What our infrastructure team has told me is that they can support both
behaviors for a limited period of time.

On Fri, Jul 31, 2009 at 12:06, Isaiah<supp...@yourhead.com> wrote:
> First off, thanks for the heads up and giving us a large lead time.  It's
> what I asked for in a previous email, and even if you never read that email
> and this isn't a response to me at all.  I'll say thanks anyway, because
> it's great.  :-)
> But, forgive me if I'm off base, but you're
> saying this change is going to happen just like a switch.  One minute the
> API will behave one way, then next minute the API will behave differently?
> Doesn't this level of behavior change merit a bit of a deprecation period where both behaviors function?
> After a sudden change any app still using the old behavior is guaranteed to
> fail.  If the app fixes early then it will fail up until the api change.  In
> other words, ALL APPS that use this api call WILL be guaranteed to FAIL for
> some period of time.  That seems like a pretty ugly prospect.
> Many api temper this sort of change in behavior by adding a new method call
> or a new argument to the method call.  And for some period of time letting
> both function while marking the old method deprecated, use at the risk of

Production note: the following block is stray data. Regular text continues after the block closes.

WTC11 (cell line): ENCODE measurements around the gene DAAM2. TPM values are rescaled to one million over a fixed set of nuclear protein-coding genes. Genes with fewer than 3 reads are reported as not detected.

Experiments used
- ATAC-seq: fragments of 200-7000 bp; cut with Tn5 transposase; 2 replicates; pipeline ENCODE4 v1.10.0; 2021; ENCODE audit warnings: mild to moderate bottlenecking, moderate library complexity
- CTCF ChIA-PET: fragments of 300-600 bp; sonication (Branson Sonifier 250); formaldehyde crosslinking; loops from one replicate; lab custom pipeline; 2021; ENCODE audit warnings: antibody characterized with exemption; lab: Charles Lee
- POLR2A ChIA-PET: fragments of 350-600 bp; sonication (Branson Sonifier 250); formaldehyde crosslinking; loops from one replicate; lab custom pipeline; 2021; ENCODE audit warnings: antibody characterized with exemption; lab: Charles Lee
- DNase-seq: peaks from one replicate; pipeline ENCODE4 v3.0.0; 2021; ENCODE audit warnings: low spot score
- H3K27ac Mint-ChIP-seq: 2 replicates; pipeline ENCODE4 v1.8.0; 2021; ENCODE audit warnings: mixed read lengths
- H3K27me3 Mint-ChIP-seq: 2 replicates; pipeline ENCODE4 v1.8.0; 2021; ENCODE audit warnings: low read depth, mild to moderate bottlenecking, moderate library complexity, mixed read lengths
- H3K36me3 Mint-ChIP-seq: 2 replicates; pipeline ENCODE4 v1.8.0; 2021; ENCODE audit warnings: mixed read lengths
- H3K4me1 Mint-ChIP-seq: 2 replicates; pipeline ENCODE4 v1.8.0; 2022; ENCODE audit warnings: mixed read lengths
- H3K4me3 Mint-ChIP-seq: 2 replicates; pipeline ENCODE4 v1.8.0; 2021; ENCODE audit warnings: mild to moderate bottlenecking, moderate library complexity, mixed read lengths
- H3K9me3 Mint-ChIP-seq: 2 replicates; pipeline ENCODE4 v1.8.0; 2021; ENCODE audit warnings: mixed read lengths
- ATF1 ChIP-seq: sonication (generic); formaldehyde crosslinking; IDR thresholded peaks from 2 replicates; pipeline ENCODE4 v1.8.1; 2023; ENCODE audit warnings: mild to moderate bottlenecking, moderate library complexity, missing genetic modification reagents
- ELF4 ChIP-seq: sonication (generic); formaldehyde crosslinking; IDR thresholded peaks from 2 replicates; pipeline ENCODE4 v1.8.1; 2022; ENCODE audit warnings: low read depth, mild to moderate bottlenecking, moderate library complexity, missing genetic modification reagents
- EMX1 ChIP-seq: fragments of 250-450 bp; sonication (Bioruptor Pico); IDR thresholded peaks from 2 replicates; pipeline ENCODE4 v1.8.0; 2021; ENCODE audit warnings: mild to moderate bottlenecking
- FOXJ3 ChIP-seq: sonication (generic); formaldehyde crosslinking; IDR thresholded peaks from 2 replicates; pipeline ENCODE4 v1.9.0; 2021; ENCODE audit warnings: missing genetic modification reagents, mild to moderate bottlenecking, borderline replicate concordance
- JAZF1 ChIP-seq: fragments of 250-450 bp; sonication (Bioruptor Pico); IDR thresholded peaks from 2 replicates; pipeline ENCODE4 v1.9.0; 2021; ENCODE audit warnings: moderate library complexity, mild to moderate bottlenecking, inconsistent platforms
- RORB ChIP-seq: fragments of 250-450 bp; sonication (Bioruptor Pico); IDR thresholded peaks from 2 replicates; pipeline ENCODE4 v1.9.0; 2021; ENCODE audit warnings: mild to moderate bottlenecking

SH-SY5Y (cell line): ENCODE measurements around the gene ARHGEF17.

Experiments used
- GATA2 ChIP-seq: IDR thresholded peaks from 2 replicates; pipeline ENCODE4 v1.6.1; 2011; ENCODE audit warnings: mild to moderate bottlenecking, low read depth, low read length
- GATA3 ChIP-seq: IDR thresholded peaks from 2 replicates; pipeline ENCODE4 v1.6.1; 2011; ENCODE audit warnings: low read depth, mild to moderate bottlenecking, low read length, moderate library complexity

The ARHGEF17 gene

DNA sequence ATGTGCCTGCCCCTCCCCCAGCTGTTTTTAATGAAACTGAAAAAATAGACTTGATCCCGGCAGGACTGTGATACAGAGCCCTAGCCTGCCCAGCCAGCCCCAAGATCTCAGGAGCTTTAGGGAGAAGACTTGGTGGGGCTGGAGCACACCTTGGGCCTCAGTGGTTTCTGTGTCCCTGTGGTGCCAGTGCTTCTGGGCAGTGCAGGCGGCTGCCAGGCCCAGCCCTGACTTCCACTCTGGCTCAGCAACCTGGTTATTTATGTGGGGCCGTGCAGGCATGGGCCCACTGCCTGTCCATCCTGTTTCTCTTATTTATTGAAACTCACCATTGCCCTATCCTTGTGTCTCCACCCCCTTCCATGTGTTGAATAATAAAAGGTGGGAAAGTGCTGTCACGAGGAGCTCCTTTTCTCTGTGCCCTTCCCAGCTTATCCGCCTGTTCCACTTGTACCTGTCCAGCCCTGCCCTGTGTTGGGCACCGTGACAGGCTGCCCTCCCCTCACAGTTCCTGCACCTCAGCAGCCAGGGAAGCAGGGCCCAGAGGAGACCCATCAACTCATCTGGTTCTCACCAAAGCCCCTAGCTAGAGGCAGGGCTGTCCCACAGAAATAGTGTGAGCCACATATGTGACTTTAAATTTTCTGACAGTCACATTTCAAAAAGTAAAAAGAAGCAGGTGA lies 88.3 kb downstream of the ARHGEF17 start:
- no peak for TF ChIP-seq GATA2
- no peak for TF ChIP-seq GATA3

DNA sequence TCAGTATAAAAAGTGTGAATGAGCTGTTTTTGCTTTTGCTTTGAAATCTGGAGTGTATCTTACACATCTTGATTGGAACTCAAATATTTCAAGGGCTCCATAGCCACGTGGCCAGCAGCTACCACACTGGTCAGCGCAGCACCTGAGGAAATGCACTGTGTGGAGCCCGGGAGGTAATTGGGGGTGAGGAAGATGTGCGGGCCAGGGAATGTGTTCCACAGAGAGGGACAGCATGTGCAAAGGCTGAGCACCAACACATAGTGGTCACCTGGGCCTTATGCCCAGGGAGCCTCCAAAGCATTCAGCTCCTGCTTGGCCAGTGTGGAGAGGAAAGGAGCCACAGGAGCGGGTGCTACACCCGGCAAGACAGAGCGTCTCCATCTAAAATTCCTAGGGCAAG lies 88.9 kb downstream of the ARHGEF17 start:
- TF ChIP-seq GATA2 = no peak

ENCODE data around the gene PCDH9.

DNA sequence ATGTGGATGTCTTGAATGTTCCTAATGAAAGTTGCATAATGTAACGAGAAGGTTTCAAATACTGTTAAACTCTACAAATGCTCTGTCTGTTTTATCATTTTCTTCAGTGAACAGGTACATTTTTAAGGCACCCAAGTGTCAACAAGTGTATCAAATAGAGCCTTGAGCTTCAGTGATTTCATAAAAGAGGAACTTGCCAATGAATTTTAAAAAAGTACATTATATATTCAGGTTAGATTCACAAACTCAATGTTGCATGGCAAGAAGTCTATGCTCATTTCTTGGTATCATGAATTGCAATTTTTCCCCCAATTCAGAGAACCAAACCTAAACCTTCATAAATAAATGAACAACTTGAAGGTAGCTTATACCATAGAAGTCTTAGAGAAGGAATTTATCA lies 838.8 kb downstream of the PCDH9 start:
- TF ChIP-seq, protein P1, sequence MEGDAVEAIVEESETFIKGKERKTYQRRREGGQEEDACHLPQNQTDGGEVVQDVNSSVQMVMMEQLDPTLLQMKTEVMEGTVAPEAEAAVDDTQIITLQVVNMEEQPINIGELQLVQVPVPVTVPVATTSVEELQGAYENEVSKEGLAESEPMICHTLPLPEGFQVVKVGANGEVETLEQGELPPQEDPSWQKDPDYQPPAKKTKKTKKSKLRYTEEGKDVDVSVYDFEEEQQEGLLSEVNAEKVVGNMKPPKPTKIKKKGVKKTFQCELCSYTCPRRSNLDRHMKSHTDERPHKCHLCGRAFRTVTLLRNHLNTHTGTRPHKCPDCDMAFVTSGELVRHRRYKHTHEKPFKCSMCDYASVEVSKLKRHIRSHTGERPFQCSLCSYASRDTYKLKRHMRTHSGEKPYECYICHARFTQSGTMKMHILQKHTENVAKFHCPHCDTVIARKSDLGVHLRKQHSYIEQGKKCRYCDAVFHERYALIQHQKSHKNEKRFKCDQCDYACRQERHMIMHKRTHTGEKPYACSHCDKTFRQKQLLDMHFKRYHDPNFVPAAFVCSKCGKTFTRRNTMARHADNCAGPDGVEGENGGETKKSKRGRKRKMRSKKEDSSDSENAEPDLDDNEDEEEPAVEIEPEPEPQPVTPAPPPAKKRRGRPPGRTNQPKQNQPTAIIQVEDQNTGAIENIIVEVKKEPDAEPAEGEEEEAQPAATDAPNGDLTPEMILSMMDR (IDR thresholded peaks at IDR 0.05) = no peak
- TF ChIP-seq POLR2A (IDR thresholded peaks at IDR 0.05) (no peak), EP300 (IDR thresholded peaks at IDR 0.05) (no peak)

> being abandoned without warning at the next update.  This lets apps update
> from one functioning call to another functioning call without users
> experiencing any downtime.
> I understand that some changes might need to be rolled in quickly to avert
> infrastructure disaster or to patch security holes, but with 2 weeks notice,
> I'm guessing that's not what we're dealing with here.
> Isaiah
> YourHead Software
> supp...@yourhead.com
> http://www.yourhead.com
> On Jul 31, 2009, at 11:09 AM, Arik Fraimovich wrote:
> On Jul 31, 9:03 pm, Alex Payne <a...@twitter.com> wrote:
> To clarify, since several people have asked: this pending change does
> NOT mean that pagination is required. You can still attempt to
> retrieve all IDs in one call, but be aware that this is likely to time
> out or fail for users with large social graphs.
> What is defined as "large social graphs"?
> --
> Arik Fraimovich
> follow me on twitter: http://twitter.com/arikfr

Alex Payne - Platform Lead, Twitter, Inc.

Reply via email to